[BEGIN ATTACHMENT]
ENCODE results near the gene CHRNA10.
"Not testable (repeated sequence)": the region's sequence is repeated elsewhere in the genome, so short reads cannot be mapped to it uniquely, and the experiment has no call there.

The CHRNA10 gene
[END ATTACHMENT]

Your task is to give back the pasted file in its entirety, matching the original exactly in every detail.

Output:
ENCODE results near the gene CHRNA10.
"Not testable (repeated sequence)": the region's sequence is repeated elsewhere in the genome, so short reads cannot be mapped to it uniquely, and the experiment has no call there.

The CHRNA10 gene